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image icon 'Residence of John Macarthur near Parramatta, NSW'

'Residence of John Macarthur near Parramatta, NSW'
Art Gallery of South Australia

Description

This is a watercolour study by the painter Joseph Lycett (1774-1828), measuring 20.8 cm x 28.6 cm and painted around 1824. It depicts Elizabeth Farm, which had been established some 30 years earlier (1793) by the founders of Australia's merino wool industry, Elizabeth and John Macarthur. It shows an open park-like setting by the banks of a river. The farm itself, a substantial building with outhouses, can be seen in the middle distance. Other distant buildings and post-and-rail fencing provide evidence of extensive land clearance and settlement. A fashionably dressed couple strolls in the foreground, and ornamental-looking trees are lined up decoratively along the river bank.

Educational value

This resource is useful because it:

  • is typical of a kind of art that began to appear in colonial New South Wales around 25 years after initial settlement (1788) - by this time there was a growing demand not only for images of flora and fauna, studies of Aboriginal people and views of the settlement's progress, but also of homesteads, pastoral development and the natural landscape
  • shows how some artists applied a system of landscape painting known as 'picturesque' to make their art appealing to patrons and audiences, particularly those back in England - this style of landscape painting used visual devices such as dramatic lighting, carefully designed compositions to lead the eye through the landscape, distortion, and the elimination of distracting or 'ugly' details to 'improve' on nature and create a poetic mood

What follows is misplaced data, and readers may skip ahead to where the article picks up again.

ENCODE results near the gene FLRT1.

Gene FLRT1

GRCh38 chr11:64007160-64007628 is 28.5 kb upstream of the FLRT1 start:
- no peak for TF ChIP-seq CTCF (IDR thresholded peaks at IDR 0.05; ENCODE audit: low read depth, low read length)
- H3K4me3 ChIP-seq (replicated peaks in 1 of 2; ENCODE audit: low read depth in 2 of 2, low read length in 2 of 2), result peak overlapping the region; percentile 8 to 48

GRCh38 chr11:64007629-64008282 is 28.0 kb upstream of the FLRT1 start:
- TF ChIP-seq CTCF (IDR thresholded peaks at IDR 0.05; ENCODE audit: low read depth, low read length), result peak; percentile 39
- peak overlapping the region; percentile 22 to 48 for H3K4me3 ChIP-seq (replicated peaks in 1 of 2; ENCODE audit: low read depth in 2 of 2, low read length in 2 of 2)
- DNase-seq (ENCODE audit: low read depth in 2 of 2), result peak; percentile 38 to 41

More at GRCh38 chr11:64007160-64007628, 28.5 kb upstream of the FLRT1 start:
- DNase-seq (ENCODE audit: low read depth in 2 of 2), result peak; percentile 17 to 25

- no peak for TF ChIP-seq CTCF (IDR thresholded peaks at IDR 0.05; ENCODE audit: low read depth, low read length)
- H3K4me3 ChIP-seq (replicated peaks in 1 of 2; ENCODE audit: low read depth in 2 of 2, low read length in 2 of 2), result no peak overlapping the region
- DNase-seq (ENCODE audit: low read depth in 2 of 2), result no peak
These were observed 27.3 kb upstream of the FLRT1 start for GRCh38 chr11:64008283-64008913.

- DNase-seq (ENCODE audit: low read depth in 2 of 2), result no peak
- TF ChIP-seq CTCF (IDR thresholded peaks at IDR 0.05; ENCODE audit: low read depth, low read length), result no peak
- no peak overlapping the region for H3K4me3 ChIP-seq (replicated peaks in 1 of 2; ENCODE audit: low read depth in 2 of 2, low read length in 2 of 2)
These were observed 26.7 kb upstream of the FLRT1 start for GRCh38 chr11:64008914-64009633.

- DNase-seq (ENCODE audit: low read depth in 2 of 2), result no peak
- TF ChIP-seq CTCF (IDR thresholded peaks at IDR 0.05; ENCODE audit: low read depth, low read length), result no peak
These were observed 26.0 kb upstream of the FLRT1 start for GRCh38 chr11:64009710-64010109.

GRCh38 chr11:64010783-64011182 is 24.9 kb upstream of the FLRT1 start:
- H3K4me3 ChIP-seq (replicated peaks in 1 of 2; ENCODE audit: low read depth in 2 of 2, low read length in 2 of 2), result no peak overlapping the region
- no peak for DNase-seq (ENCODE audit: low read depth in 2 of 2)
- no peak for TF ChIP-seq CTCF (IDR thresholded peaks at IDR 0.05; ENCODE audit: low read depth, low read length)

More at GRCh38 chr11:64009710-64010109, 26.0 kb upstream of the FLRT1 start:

• is the work of a significant convict artist, Joseph Lycett, who was transported to NSW in 1814 - like most of Australia's first artists, Lycett did botanical studies but is better known for his carefully completed landscapes; he also accomplished a significant set of landscapes, in which he recorded various social customs of the Aboriginal inhabitants
  • is an early Australian landscape that already celebrates a sense of achievement and rapid progress
  • illustrates the role that some colonial artists (including Lycett) took in the provision of information about Australia and its promotion and settlement - Governor Macquarie sent Lycett's watercolours of Sydney, Parramatta and Windsor to Lord Bathurst, the Colonial Secretary in London, to publicise the development of the colony under his administration
  • was one of a number of watercolours used as a basis for prints (aquatints) produced by Lycett on his return to England - these prints were issued monthly in 12 sets priced at seven shillings a set, or ten shillings and sixpence (coloured), and showed small neat townships, grand houses and homesteads set in tidy, park-like settings, with the Australian landscape translated into stage-set English gardens with picturesque rocks, waterfalls and trees
  • offers an insight into the entrepreneurial activities of a colonial artist - 'Residence of John Macarthur' is one of a number of preparatory watercolours made by Lycett for a promotional books of engravings ('Views in Australia') published in 1823-24 after he had returned to London; the text accompanying the illustrations describes in glowing terms the progress being made in the colony.